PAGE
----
Abstract J. Lyndon Shanley joined the faculty at Northwestern University as an instructor in the English Department. He was promoted to assistant professor in 1940, associate professor in 1946, and professor in 1951. Shanley retired from the University in 1978. His research focused on Chaucer, Spencer and Thoreau. The J. Lyndon Shanley Papers are organized into three categories: personal files, appointment calendars, and curricular material for the two classes Shanley taught at Northwestern, English...
Abstract Donald Torchiana came to Northwestern University in 1953 as instructor in English from 1953-1959; he became an assistant professor in 1959, an associate professor in 1963, and a professor in 1968, until his retirement in 1989. His research interests were 18th century English and Irish literature, the Irish Literary Renaissance, modern literature, and the writings of Joyce, Yeats, Swift and Pope. The Donald Torchiana Papers fill five boxes and span the period 1958-1992. The papers are divided...
Abstract The Harrison Hayford papers fill seventy-two boxes, spanning the years 1916 to 2002. The bulk of the papers consist of correspondence files, Northwestern University teaching files, Northwestern University student files and, most significantly, the Herman Melville Editing Project files.
Abstract Ernest Samuels entered the University of Chicago as a pre-law student in 1919. He received a Bachelor of Philosophy in Law and French in 1923 and immediately entered the University of Chicago Law School. In 1930 he then returned to Chicago to pursue a long standing interest in literature. From January to August 1931 he resumed his studies at the University of Chicago, this time in the English Department. After holding several academic positions, Samuels was appointed Instructor of English in...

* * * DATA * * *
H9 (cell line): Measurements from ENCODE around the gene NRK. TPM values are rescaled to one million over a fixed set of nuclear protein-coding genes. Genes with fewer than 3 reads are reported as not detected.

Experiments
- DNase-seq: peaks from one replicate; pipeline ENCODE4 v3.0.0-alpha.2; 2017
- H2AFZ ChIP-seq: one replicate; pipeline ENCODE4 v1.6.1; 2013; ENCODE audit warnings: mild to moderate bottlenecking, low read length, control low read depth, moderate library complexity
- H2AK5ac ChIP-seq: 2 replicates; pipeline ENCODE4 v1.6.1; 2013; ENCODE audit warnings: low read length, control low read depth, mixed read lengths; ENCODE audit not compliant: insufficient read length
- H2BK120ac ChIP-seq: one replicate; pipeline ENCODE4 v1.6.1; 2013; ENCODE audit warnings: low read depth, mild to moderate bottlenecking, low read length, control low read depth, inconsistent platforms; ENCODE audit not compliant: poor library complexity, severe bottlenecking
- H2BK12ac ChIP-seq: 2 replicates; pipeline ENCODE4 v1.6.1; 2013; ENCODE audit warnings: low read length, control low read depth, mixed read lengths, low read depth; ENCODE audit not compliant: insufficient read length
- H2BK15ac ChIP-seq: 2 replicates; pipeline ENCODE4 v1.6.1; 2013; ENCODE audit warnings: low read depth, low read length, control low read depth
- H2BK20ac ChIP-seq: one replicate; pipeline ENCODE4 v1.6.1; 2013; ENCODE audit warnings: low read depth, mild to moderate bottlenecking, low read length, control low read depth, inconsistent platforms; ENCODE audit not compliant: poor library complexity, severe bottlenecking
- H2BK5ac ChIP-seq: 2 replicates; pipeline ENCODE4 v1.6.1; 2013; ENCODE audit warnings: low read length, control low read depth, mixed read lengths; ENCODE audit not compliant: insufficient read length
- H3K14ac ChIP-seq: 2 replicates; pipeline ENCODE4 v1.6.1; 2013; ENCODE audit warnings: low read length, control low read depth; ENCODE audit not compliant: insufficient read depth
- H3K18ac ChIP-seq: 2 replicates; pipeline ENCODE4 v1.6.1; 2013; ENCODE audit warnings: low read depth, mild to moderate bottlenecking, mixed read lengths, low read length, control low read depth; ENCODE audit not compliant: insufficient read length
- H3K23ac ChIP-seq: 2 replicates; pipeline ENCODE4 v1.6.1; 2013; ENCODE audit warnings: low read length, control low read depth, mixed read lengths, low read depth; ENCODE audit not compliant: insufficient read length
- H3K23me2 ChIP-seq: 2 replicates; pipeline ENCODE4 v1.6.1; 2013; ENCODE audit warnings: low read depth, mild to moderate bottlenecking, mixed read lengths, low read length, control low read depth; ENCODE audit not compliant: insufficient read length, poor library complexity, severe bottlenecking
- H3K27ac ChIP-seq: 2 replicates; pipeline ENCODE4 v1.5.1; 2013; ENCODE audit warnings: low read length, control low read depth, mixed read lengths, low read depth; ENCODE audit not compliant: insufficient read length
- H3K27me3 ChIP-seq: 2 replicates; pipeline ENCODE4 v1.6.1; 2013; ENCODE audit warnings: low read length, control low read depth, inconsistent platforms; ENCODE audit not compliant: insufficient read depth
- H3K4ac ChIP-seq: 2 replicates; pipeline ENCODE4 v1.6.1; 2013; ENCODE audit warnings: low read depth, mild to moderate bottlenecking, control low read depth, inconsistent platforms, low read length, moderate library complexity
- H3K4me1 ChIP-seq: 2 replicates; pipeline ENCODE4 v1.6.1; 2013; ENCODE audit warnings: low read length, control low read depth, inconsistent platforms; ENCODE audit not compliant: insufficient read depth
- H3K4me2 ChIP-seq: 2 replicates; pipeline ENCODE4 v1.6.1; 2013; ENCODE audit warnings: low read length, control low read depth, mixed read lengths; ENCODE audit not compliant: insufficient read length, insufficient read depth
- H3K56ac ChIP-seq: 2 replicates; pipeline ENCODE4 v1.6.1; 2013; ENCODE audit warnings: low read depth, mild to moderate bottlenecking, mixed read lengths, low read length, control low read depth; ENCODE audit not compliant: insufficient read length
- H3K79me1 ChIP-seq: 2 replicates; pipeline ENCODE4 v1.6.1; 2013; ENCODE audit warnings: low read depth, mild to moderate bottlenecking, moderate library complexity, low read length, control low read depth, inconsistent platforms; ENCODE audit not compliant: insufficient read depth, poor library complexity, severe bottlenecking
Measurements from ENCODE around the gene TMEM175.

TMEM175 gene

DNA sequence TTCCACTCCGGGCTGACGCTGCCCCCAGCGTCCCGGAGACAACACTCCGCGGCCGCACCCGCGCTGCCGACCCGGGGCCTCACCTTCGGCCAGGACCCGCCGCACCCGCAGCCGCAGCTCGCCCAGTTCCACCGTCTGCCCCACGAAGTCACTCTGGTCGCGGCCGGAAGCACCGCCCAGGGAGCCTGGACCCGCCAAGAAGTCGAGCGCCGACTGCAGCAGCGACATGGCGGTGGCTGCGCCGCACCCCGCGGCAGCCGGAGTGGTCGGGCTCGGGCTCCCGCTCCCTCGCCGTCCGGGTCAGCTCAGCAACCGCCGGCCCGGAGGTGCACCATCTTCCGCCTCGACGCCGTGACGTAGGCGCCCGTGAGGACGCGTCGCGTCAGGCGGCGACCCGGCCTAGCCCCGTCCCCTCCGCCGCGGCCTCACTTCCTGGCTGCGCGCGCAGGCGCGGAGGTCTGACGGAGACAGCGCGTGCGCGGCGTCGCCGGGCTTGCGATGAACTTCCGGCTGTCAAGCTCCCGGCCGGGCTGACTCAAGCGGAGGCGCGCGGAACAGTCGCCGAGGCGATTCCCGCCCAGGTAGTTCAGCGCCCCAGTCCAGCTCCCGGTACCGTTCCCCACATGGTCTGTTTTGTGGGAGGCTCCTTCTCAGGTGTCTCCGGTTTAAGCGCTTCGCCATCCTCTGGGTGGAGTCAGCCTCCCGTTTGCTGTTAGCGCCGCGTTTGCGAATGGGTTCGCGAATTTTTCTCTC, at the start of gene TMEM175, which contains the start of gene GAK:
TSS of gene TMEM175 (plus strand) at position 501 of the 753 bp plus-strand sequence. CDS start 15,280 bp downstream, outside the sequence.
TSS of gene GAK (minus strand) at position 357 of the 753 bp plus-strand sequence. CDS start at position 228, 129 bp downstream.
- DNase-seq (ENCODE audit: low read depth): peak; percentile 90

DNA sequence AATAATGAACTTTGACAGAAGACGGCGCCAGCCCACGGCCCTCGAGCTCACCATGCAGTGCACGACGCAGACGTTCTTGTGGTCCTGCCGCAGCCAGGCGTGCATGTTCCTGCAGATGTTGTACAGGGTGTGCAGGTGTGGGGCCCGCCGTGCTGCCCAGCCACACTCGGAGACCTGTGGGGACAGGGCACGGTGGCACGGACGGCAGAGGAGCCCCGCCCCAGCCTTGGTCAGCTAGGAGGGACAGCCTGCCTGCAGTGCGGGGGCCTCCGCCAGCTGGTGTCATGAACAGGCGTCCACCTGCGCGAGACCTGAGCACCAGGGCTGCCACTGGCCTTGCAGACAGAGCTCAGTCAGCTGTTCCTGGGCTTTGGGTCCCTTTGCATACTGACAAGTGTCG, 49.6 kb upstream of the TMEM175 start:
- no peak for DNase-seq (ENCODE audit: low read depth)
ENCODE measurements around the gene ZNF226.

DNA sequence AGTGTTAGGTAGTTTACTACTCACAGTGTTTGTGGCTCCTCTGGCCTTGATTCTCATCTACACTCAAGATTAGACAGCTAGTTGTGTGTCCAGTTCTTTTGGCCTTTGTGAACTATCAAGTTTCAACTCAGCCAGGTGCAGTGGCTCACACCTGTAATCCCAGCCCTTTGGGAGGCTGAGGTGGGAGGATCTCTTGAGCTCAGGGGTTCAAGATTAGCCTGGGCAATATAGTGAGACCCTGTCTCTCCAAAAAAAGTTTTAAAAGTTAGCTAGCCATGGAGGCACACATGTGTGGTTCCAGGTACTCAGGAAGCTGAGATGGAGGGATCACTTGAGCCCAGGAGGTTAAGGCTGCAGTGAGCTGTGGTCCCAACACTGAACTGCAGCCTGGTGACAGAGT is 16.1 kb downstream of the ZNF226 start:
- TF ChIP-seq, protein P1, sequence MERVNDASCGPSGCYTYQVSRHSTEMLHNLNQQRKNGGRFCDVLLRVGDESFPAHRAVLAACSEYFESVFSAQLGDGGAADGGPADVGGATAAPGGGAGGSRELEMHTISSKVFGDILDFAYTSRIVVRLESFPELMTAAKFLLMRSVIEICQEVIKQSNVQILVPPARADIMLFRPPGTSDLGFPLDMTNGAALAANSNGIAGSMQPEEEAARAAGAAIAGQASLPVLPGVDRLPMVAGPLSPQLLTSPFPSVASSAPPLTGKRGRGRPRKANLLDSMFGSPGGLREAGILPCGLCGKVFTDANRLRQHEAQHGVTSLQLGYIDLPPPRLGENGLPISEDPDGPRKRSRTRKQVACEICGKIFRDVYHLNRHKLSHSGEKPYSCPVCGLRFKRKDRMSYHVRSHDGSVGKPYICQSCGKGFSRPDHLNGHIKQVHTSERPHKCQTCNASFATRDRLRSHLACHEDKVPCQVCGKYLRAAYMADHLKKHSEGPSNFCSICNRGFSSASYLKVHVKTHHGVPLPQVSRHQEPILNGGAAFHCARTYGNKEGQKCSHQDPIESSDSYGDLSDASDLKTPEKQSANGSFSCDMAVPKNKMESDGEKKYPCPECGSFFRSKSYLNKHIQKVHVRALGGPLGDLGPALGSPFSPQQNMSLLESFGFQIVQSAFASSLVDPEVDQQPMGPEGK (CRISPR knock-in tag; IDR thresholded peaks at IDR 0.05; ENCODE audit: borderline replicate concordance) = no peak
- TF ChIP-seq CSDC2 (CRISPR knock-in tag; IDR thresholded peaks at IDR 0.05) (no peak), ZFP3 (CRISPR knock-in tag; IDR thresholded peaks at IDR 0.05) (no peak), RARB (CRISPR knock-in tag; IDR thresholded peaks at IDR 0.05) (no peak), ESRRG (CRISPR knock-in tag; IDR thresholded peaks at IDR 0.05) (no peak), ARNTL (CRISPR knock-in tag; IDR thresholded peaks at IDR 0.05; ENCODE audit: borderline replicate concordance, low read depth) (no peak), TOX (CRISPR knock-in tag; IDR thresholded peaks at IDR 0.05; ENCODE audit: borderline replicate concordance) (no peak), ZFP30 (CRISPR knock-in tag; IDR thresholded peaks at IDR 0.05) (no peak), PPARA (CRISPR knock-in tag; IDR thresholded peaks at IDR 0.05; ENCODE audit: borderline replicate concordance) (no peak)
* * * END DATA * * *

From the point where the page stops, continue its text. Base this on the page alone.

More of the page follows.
Abstract Bergen Evans joined the faculty of Northwestern University in the department of English in 1932. He was an incredibly popular instructor, and remained at Northwestern until his retirement in 1974. The Bergen Evans Papers, comprising 83 boxes and spanning the period 1921–1978, includes biographical materials, educational materials, correspondence, teaching materials, research and consulting files, addresses, television and radio program files, and publications.
Abstract The Charles Pearson Family Papers document the life and career of Charles W. Pearson, Northwestern alumnus and faculty member (professor and department chair in the Department of English), as well as the lives of several family members. The collection is organized on a genealogical principle: the papers of Charles W. Pearson come first, those of his six children second, and finally the papers of Hadath and French families (related branches of the Pearson family). The description of the...
- English literature--Study and teaching 19
- English language--Study and teaching 7
- American literature--Study and teaching 2
- Literature--Study and teaching 2
- $64,000 question 1
- African literature--Study and teaching 1
- Art--History--Study and teaching 1
- Bible--Criticism, interpretation, etc. 1
- Doctoral students--Examinations 1
- Down you go 1
- English language--Grammar 1
- English literature--History and criticism 1
- Inuit poetry--Translations into English 1
- Irish literature--Study and teaching 1
- Journalists 1
- Lawyers 1
- Methodist Church--Clergy 1
- Poets, English--20th century 1 ∧ less